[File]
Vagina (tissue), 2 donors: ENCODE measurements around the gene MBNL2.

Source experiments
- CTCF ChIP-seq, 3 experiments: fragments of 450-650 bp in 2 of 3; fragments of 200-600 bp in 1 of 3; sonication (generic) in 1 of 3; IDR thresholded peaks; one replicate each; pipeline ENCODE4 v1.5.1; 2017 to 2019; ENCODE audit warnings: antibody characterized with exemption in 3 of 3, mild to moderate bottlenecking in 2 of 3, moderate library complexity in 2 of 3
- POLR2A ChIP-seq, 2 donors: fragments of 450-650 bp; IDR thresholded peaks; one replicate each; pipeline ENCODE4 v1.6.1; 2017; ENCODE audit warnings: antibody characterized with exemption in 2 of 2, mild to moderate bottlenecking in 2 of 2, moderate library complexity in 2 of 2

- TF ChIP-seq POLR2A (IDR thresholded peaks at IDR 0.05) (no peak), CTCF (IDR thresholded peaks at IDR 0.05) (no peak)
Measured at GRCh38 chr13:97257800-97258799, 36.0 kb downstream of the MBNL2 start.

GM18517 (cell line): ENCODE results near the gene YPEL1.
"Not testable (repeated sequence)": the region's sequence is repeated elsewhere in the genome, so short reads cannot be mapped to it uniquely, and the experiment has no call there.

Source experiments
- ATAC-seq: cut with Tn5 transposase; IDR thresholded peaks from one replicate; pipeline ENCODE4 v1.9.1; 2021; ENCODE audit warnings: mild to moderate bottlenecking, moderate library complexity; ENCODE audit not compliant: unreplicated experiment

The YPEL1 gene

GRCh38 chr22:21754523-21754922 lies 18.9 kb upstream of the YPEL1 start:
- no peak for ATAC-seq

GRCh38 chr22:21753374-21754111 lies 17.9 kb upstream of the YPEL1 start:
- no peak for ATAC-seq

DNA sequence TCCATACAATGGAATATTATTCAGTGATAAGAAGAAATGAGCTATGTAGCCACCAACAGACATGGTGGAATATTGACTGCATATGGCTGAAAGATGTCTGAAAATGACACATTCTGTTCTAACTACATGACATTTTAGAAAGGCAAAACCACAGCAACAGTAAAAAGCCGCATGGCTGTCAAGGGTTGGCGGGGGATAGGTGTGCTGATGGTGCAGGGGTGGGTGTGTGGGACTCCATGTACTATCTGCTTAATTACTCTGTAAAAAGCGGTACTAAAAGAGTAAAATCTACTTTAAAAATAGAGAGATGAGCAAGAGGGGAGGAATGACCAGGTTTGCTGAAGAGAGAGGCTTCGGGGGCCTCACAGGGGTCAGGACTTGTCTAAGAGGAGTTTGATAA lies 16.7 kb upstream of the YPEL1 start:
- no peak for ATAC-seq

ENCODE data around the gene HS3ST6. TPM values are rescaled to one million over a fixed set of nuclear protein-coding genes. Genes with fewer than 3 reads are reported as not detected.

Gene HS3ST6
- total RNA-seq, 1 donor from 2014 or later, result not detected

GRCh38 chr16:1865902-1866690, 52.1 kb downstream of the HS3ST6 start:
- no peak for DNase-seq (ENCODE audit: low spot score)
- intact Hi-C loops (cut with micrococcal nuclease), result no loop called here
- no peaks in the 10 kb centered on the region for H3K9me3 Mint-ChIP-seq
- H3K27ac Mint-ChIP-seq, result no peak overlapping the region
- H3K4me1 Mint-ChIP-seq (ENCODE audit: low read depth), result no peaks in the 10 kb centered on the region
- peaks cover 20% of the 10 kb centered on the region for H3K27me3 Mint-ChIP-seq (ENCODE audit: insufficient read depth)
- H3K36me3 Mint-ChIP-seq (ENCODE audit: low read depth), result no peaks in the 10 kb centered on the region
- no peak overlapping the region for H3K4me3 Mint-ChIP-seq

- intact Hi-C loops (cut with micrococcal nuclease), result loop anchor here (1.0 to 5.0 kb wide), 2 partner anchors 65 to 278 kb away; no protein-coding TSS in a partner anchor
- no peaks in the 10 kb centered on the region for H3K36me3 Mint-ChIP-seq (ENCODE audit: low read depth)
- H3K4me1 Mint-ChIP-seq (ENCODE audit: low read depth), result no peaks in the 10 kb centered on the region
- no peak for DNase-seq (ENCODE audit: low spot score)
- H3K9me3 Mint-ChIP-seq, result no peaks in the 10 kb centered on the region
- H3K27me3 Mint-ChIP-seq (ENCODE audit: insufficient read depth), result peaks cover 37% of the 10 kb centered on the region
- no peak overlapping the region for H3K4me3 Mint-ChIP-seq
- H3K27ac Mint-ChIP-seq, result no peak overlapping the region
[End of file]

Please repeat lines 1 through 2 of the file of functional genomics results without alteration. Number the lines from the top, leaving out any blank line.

Vagina (tissue), 2 donors: ENCODE measurements around the gene MBNL2.

Source experiments